Tuesday, October 11, 2005

Life in extreme environments, broadened search strategy and cosmic evolution

Welcome! "Alien Life" tracks the latest discoveries and thoughts in the various elements of the famous Drake Equation. Here's today's news:
g Stars - An international team of scientists using data from a small NASA spacecraft has put into place a large piece of the astronomical puzzle of short-duration gamma-ray bursts. See article.
g Abodes - As the Amazon River floods every year, a sizeable portion of South America sinks several inches because of the extra weight – and then rises again as the waters recede, a study has found.
g Life - Paleontologists have uncovered the remains of two new flying reptile species that shared the skies with early birds 120 million years ago in what is now China. See article.
g Intelligence - For a variety of Web links about life in extreme environments, see Astrobiology Web’s reference page. It’s a great site if you’ve got a term paper due!
g Message - It is up to the present generation of astronomers to begin the survey of small solar system objects to determine if any of them seem to be artificial. We may have to observe many thousands of asteroids or comets to find a likely candidate. But "conventional" SETI searchers are used to laborious searches since they must investigate hundreds or thousands of stars in the hope of finding one communicative civilization. Perhaps a broadened search strategy will enlarge the likelihood of a successful detection. See article.
g Cosmicus - Listen to a Webcast Thursday (Oct. 12) as Jill Tarter and Fred Spier discuss the "Onset of civilization and prospects for the future," part of the Wright Lectures on Cosmic Evolution at the Boston Museum of Science. See article.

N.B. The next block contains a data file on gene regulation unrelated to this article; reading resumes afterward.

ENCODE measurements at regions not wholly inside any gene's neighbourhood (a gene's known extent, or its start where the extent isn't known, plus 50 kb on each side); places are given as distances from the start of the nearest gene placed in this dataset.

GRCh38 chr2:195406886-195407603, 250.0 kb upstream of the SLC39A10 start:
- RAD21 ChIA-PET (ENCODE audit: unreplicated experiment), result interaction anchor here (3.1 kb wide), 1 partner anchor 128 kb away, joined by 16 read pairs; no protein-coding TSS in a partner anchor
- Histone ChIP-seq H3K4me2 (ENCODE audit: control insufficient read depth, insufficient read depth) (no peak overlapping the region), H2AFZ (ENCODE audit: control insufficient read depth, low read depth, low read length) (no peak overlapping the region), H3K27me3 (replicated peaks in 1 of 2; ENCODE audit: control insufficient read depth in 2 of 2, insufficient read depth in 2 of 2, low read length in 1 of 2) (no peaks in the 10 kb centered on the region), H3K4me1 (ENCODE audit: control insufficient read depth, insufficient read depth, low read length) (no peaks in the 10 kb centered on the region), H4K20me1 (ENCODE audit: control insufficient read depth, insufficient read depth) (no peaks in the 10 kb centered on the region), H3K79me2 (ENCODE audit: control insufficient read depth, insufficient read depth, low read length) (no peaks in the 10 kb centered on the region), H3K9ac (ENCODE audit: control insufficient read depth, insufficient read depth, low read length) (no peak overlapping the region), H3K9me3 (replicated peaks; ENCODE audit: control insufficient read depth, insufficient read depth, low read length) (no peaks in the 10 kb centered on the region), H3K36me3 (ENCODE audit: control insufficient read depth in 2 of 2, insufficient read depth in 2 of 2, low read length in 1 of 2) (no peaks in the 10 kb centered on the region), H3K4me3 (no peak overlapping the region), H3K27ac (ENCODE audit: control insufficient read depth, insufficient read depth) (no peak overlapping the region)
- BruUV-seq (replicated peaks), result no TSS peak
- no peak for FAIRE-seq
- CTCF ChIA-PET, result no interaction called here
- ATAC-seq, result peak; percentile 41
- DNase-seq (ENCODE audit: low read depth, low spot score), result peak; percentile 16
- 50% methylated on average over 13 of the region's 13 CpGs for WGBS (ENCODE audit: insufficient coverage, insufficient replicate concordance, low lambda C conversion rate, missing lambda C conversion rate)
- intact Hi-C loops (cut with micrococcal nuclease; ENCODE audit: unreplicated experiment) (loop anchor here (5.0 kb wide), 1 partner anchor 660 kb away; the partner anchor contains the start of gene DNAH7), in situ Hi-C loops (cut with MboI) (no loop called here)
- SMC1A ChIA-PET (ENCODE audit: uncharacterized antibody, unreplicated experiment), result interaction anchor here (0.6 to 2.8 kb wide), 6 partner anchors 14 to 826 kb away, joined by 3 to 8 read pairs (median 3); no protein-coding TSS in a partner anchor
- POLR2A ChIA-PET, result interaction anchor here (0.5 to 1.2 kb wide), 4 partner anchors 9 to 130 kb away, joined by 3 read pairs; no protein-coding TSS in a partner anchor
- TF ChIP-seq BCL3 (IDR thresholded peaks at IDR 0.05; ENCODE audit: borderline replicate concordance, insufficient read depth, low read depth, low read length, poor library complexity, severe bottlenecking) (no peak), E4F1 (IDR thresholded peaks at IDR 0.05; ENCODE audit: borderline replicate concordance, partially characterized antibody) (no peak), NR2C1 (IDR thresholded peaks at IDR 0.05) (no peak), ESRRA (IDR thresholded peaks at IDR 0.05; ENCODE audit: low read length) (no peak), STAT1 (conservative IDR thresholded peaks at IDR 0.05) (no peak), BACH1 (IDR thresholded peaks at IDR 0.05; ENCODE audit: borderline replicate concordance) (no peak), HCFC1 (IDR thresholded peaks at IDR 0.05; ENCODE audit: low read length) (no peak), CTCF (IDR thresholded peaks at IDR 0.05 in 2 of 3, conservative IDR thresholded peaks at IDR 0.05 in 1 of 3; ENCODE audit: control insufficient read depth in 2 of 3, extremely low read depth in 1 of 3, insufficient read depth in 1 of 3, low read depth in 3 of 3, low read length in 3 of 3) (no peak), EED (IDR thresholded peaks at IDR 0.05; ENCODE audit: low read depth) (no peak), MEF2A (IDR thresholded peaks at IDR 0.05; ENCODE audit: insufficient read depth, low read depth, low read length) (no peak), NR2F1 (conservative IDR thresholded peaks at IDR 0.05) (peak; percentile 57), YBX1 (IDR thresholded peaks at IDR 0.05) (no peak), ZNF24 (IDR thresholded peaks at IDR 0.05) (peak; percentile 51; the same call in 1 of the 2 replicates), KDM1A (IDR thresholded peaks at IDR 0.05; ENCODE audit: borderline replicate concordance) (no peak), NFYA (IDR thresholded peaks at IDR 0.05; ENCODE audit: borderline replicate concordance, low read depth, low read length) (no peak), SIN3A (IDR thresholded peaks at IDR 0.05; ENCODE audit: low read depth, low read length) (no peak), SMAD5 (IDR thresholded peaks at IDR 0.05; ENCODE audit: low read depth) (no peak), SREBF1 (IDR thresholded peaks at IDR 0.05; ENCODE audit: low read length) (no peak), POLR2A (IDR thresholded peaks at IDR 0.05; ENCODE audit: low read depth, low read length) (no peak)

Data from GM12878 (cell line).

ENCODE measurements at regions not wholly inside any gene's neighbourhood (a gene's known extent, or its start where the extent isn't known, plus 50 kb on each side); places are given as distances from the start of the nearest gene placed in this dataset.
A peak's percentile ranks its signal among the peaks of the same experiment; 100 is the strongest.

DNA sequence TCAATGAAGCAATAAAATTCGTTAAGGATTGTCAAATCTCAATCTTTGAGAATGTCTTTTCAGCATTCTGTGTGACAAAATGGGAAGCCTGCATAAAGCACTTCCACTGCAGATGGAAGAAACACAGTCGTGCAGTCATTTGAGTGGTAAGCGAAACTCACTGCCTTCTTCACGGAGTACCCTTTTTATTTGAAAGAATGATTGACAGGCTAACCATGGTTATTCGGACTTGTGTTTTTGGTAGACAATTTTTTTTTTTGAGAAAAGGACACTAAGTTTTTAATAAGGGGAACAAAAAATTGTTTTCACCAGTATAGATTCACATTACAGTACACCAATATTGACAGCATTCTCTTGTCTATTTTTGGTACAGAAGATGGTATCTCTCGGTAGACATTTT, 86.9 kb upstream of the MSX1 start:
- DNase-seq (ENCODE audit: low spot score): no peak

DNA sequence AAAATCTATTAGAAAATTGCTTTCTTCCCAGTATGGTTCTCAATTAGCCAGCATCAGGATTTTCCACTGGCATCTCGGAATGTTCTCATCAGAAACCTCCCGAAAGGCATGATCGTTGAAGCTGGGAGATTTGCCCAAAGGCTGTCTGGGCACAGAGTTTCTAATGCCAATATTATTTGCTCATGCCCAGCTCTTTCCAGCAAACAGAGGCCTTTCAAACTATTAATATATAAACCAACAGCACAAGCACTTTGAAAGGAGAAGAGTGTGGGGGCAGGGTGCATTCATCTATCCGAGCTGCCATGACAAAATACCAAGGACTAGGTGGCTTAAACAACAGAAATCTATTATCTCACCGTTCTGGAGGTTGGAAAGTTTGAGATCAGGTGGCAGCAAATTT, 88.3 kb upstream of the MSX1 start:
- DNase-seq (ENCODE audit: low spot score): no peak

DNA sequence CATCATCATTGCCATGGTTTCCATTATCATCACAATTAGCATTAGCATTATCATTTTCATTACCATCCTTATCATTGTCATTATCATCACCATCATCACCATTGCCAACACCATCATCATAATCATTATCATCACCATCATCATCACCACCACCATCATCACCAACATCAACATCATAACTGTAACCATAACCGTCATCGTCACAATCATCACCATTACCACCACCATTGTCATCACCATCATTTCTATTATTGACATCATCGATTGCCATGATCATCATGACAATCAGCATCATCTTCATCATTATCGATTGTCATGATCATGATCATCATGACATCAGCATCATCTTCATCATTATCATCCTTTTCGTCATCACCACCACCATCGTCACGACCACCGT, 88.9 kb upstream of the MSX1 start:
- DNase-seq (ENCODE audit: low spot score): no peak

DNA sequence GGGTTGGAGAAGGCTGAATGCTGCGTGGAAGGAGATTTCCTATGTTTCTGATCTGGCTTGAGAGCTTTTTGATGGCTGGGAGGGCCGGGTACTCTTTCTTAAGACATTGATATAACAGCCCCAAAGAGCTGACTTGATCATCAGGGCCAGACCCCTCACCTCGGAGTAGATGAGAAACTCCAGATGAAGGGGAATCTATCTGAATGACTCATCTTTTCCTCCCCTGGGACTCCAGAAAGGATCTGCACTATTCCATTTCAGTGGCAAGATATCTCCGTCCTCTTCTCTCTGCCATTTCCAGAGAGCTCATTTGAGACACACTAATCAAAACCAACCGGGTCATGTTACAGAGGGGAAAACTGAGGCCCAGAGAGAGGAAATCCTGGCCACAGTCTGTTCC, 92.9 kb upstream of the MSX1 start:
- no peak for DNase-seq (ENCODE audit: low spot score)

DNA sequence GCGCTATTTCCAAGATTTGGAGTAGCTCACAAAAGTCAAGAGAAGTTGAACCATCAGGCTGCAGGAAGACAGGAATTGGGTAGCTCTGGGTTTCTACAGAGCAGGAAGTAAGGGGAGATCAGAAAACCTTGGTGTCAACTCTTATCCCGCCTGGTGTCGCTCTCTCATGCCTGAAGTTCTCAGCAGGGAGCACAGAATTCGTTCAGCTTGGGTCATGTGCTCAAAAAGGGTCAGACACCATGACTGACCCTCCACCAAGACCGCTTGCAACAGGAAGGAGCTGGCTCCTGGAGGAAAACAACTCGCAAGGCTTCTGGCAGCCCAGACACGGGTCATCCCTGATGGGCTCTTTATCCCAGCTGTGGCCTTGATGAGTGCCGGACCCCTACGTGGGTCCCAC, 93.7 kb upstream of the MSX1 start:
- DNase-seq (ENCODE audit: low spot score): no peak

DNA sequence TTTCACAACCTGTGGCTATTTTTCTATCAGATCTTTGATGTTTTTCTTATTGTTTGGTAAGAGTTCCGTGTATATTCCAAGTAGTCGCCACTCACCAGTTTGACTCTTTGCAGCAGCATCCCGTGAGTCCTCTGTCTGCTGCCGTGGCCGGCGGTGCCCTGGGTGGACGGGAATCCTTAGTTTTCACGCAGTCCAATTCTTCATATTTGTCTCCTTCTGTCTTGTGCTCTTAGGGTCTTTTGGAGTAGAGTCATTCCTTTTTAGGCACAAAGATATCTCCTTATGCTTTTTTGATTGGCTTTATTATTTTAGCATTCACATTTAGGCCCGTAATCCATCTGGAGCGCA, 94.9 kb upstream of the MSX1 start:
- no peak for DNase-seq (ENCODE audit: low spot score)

g Learning - As a federal judge hears arguments over whether a Pennsylvania school district can include "intelligent design" in its biology curriculum, Dan Barbour fears the New Mexico high school where he works could face a similar showdown. See article.
g Imagining - Book alert: Scour your used book stores for “The Last Frontier Imagining Other Worlds from the Copernican Revolution to Modern Science Fiction,” by Karl S. Guthke. Originally published (1983) as "Der Mythos der Neuzeit,” the book traces the development of the idea that Earth is not the only planet inhabited by intelligent beings, but that there might be a plurality or even an infinity of "world" with human or humanoid life. See reviews.
g Aftermath - Often the advanced science and technology of alien civilizations is touted as a benefit of contact with alien civilizations. So what type of physics would an advanced, extraterrestrial civilization likely possess? See what theoretical physicist Michio Kaku thinks that civilization might have.

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